The Justification for Biden’s Speech

So much of it was true.

A black-and-white photo of Joe Biden delivering an address
Jim Watson / Getty

President Joe Biden last night used the backdrop of Philadelphia’s Independence Hall to accuse his political opponents of betraying American democracy. The complaints from GOP leaders are loud. How dare Biden use this birthplace of the republic to speak that way about former President Donald Trump and his tens of millions of supporters?

During his presidency, Trump repeatedly used places of national memory for partisan purposes. He gave a slashing partisan interview to Fox News from the Lincoln Memorial. At Mount Rushmore, he denounced “a new far-left fascism” that seeks “to wipe out our history, defame our heroes, erase our values and indoctrinate our children.” Accepting the 2020 Republican nomination on the grounds of the White House, he predicted that his Democratic opponent, Joe Biden, would be “the destroyer of American greatness.”

These deviations from past custom elicited some tut-tutting from a few who cared. But the complaints were ineffectual; Trump did it again and again.

So last night, President Biden followed the old adage: If you can’t beat them, join them. He briefly drew a distinction between those Trump-loyal Republicans and the bulk of the Republican Party. But that was a mere courtesy, because he almost immediately added, “There’s no question that the Republican Party today is dominated, driven, and intimidated by Donald Trump and the MAGA Republicans.” Biden presented the 2022 ballot question as a stark choice between right (his party) and wrong (the party that has become Trump’s party).

“Ladies and gentlemen,” he said, “we can’t be pro-insurrectionist and pro-American. They’re incompatible. We can’t allow violence to be normalized in this country. It’s wrong.”

To drive home what the speech was all about, Biden turned at the end from his defense of democracy to a reminder of his party’s record of accomplishments over the past two years: COVID relief, infrastructure spending, action to reduce prescription-drug costs, action to slow climate change. (An interesting indication of what Democrats are learning from their polling was that student-debt relief went unmentioned in Biden’s list.)

The response from Biden’s Republican opponents has been hotter than mere tut-tutting. Biden’s sharp speech has only one justification: So much of it is true.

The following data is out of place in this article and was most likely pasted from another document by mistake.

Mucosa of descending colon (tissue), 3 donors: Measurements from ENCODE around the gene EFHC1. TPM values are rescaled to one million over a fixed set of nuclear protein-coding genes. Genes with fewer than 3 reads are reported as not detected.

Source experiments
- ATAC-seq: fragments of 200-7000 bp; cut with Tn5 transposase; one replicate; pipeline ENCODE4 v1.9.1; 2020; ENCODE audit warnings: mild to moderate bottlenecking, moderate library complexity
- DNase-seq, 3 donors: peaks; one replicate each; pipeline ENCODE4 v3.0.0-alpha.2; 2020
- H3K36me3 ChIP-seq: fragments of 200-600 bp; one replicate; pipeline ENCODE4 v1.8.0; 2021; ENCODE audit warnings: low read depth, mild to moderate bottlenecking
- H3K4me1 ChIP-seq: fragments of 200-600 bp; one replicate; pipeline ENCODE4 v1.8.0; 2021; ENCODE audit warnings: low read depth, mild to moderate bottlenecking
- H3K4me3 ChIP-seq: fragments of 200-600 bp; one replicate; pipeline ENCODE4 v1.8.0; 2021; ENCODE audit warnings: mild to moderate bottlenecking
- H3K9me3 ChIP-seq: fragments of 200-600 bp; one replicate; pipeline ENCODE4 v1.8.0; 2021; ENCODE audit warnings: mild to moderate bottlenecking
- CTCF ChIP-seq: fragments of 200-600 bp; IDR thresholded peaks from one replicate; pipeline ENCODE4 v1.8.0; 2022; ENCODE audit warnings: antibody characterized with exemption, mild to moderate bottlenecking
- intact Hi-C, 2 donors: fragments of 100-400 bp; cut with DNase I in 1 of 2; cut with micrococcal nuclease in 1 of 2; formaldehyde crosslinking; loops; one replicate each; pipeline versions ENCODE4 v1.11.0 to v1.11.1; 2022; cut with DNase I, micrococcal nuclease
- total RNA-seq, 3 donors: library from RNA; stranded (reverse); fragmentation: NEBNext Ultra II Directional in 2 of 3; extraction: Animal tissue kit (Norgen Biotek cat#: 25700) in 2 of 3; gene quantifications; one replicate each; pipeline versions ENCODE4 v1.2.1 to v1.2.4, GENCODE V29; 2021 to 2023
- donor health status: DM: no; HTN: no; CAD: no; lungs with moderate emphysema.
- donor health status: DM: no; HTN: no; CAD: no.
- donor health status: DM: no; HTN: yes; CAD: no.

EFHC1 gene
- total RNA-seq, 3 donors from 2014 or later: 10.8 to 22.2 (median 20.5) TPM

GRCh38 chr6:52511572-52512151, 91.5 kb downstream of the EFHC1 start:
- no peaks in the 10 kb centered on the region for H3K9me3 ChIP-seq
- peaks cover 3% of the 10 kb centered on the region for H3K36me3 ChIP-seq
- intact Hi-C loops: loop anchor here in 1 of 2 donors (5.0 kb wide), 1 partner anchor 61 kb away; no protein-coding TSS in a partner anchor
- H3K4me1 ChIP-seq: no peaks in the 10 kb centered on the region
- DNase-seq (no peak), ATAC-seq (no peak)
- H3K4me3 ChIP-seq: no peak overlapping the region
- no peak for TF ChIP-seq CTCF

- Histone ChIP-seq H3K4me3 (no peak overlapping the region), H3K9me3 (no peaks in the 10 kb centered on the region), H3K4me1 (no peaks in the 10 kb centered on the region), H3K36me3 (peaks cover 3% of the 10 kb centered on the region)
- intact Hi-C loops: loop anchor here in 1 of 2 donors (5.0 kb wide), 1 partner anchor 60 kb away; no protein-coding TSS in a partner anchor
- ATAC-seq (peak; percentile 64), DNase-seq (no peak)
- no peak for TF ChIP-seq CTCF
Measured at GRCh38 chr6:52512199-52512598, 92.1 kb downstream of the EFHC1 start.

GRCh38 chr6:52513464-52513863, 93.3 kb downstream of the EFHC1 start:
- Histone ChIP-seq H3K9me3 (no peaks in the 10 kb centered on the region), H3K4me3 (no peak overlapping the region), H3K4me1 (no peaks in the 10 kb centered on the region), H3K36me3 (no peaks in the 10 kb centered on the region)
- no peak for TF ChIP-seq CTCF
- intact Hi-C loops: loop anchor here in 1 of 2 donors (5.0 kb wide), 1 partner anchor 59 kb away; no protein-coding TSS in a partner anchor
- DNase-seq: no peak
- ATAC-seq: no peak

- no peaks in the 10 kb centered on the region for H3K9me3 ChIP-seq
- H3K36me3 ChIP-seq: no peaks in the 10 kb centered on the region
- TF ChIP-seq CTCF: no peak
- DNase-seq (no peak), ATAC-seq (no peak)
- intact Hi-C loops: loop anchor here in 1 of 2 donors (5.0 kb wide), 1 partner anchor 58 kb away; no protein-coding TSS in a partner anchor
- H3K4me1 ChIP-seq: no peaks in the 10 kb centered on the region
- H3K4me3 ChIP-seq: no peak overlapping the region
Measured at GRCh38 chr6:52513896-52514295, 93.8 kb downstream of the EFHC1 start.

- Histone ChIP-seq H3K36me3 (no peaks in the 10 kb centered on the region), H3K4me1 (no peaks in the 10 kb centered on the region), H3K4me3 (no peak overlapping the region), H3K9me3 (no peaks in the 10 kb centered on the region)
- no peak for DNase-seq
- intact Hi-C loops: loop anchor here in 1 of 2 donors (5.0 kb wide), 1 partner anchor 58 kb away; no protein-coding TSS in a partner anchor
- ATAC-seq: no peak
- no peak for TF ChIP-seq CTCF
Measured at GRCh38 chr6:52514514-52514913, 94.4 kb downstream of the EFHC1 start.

“There are public figures today, yesterday, and the day before predicting and all but calling for mass violence and rioting in the streets,” Biden said. That’s a reference to the threats from Senator Lindsey Graham and others of “rioting in the streets” if Trump were to face charges for taking classified documents home with him after he left the White House.

“We’ve seen election officials, poll workers, many of them volunteers of both parties, subject to intimidation and death threats,” Biden said. As he could have said but did not, the intimidation and threats have come almost exclusively from Trump supporters in the grip of delusions about the 2020 election spread by the defeated ex-president.

“FBI agents just doing their job as directed, facing threats to their own lives from their own fellow citizens,” Biden said. He could have added that those threats were encouraged when Trump released information about the search at Mar-a-Lago and did not redact the names of the agents whose job it was to execute the search.

“I will not stand by and watch the most fundamental freedom in this country, the freedom to vote and have your vote counted, … be taken from you and the American people,” Biden said. In state after state, Republicans are nominating candidates—and appointing officials—who are committed to exactly that.

“We hear—you’ve heard it—more and more talk about violence as an acceptable political tool in this country,” Biden said. That’s a reference to the fantasies of “Civil War II” being promoted by right-wing chat groups. Those fantasies have led two in five Americans to fear (or hope) that a second civil war could happen in the next 10 years, according to one opinion poll.

Whatever was true four, five, or six years ago, in 2022 Trumpism cannot be regarded as some anomalous strain in U.S. politics. What began as deviation has become mainstream. What once could be minimized as a recessive tendency within the Republican Party has become the dominant one.

Facing that reality is the way to prevent it from doing worse harm. Only recognition of that unwelcome new reality can change behaviors across American politics—not just those of Trump supporters, but also those of Trump opponents.

Biden won a great many votes in 2020 from people who did not especially support the Democratic agenda but hoped that a Biden presidency would restore politics as normal in the United States. They hoped that the defeat of Trump would jolt his party back toward accepting the rules of the democratic game. (I know because I was one of those who hoped so. I did not fully believe so, but I fiercely hoped so.)

Those hopes have been brutally dashed since January 6, 2021. Trumpism is not the repudiated past of the Republican Party. It’s the party’s near-term future. If Republicans gain control of one or both houses of Congress in 2022, and in almost any state where they wield power, Trumpism is the country’s near-term future.

For American women especially, what’s on the ballot in 2022 is a referendum on the policing and controlling of their most intimate rights—in ways that will unite the most retrograde ideas of women’s place in society with the newest technologies of surveillance.

Trump changed the rules of politics. Everybody, on all sides of politics, has no choice but to adapt. You may feel nostalgia for other days, but these are your days.